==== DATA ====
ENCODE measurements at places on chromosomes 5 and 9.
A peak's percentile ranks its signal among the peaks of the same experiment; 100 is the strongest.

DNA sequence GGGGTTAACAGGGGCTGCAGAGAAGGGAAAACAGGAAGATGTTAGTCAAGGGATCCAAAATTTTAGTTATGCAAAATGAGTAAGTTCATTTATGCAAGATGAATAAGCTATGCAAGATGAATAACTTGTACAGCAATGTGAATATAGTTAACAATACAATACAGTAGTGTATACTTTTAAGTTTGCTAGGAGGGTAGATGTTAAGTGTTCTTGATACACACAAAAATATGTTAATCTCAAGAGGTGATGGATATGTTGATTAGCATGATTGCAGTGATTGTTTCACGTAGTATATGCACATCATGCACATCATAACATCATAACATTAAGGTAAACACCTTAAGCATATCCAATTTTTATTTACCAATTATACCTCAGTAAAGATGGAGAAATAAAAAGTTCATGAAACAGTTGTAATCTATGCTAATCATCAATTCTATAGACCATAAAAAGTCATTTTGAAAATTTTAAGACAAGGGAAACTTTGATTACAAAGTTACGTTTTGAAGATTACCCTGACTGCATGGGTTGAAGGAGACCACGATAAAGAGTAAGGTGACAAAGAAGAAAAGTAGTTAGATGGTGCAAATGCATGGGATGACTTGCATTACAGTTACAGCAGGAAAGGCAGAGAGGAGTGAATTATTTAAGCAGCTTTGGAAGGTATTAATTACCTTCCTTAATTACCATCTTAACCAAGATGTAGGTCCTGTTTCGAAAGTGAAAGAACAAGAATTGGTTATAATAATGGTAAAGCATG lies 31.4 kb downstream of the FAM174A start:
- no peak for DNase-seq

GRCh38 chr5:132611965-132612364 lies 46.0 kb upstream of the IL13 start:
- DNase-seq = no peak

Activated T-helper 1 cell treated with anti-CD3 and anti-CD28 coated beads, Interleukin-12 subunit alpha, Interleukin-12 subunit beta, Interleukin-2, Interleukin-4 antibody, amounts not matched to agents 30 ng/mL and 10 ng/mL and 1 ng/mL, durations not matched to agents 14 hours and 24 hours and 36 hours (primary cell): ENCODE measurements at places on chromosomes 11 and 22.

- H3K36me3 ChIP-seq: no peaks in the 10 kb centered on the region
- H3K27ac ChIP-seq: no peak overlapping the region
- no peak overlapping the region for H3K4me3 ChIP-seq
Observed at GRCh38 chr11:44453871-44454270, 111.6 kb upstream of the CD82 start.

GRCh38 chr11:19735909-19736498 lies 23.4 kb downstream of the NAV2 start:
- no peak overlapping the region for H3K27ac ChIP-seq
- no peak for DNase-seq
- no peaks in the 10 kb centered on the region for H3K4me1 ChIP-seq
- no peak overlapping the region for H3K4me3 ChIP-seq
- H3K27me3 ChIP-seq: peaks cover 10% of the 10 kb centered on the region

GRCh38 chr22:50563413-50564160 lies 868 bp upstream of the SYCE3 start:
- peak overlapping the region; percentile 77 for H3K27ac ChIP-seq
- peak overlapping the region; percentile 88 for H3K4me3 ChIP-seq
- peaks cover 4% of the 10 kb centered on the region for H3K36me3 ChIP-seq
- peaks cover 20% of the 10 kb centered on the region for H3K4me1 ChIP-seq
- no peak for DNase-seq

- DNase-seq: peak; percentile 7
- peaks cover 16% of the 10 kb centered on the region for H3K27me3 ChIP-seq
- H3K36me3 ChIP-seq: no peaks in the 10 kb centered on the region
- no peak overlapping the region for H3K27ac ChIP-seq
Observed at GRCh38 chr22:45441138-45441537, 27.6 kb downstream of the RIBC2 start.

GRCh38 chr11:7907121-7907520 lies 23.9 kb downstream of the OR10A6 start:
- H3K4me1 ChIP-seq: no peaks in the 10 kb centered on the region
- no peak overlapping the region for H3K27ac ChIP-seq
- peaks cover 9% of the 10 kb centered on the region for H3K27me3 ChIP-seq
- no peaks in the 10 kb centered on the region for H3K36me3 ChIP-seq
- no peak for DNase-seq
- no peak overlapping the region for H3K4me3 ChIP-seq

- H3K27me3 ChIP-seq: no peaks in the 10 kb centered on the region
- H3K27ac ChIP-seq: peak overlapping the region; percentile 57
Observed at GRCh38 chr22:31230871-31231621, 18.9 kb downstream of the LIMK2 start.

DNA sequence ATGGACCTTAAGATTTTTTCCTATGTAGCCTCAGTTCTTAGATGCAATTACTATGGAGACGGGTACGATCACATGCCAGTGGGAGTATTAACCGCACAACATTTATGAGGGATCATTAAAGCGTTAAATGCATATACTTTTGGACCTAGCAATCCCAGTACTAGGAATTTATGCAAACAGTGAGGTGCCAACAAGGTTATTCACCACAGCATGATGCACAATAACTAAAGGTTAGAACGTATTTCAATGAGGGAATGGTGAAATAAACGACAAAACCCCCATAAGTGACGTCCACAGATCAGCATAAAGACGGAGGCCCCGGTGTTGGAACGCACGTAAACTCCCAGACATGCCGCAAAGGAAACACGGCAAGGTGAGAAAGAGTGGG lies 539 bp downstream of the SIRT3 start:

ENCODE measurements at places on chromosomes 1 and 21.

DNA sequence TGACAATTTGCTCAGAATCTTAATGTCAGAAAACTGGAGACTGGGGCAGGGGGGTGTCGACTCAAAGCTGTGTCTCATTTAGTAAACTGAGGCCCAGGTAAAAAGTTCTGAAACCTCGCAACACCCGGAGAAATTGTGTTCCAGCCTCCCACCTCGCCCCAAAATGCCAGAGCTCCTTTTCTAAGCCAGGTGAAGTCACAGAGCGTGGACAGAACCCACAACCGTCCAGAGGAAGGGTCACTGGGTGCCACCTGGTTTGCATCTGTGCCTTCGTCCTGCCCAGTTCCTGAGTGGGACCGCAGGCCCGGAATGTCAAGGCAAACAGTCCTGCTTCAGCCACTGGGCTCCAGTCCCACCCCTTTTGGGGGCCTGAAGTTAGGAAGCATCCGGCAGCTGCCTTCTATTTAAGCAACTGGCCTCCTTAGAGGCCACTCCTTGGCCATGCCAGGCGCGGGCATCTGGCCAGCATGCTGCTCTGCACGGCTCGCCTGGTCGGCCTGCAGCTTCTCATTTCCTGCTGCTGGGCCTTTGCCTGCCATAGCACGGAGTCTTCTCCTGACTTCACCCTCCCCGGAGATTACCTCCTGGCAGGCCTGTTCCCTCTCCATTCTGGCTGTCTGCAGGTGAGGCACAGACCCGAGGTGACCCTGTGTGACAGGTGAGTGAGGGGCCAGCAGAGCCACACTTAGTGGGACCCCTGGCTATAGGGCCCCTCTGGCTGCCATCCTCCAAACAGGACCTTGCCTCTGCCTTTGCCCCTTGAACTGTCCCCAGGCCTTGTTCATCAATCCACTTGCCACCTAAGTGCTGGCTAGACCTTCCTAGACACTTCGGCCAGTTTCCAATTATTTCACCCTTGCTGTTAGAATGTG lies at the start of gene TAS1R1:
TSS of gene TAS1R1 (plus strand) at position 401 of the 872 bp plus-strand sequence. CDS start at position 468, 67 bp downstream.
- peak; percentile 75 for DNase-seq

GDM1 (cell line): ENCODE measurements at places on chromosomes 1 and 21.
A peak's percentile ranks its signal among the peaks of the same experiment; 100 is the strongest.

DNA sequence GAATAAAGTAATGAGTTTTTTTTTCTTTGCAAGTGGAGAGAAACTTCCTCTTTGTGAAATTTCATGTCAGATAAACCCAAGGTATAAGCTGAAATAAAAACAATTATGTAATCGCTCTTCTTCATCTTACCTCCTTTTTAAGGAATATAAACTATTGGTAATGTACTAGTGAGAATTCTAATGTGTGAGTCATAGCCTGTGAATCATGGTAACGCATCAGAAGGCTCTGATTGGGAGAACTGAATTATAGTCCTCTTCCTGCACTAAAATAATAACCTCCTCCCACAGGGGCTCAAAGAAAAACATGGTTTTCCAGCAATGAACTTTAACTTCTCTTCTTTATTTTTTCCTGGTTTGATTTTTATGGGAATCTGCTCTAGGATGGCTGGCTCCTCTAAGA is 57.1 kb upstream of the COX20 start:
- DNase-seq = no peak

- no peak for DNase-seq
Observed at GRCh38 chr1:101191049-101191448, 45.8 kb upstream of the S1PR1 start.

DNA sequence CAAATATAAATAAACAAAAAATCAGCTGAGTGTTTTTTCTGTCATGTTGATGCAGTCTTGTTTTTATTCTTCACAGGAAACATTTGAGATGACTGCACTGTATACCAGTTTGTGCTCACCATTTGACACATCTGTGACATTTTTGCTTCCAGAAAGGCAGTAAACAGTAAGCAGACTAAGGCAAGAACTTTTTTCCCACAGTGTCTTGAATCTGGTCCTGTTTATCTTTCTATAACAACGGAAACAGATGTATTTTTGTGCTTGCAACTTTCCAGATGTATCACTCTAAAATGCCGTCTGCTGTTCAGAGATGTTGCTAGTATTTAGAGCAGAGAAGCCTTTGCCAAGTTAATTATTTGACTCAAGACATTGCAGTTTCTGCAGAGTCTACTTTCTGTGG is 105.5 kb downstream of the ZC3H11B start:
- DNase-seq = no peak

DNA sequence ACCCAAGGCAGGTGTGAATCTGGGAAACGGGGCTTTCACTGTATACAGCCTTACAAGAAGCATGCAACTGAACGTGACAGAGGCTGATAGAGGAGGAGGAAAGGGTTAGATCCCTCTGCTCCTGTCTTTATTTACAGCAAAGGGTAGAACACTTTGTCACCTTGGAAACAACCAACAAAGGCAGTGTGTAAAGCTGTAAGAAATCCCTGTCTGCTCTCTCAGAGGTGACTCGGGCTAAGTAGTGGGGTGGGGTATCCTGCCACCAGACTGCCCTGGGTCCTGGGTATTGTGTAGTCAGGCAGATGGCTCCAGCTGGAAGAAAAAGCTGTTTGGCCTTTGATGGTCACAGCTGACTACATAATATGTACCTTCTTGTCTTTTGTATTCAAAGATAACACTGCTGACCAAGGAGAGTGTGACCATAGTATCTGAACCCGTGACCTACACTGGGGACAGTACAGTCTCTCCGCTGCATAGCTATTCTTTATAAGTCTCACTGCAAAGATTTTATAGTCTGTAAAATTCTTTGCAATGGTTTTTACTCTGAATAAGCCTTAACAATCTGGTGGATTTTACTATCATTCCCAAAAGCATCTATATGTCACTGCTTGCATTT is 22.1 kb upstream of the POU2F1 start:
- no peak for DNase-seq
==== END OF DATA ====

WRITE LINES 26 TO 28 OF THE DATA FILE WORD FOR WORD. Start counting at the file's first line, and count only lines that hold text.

- H3K36me3 ChIP-seq: no peaks in the 10 kb centered on the region
- no peak overlapping the region for H3K27ac ChIP-seq
Observed at GRCh38 chr22:45441138-45441537, 27.6 kb downstream of the RIBC2 start.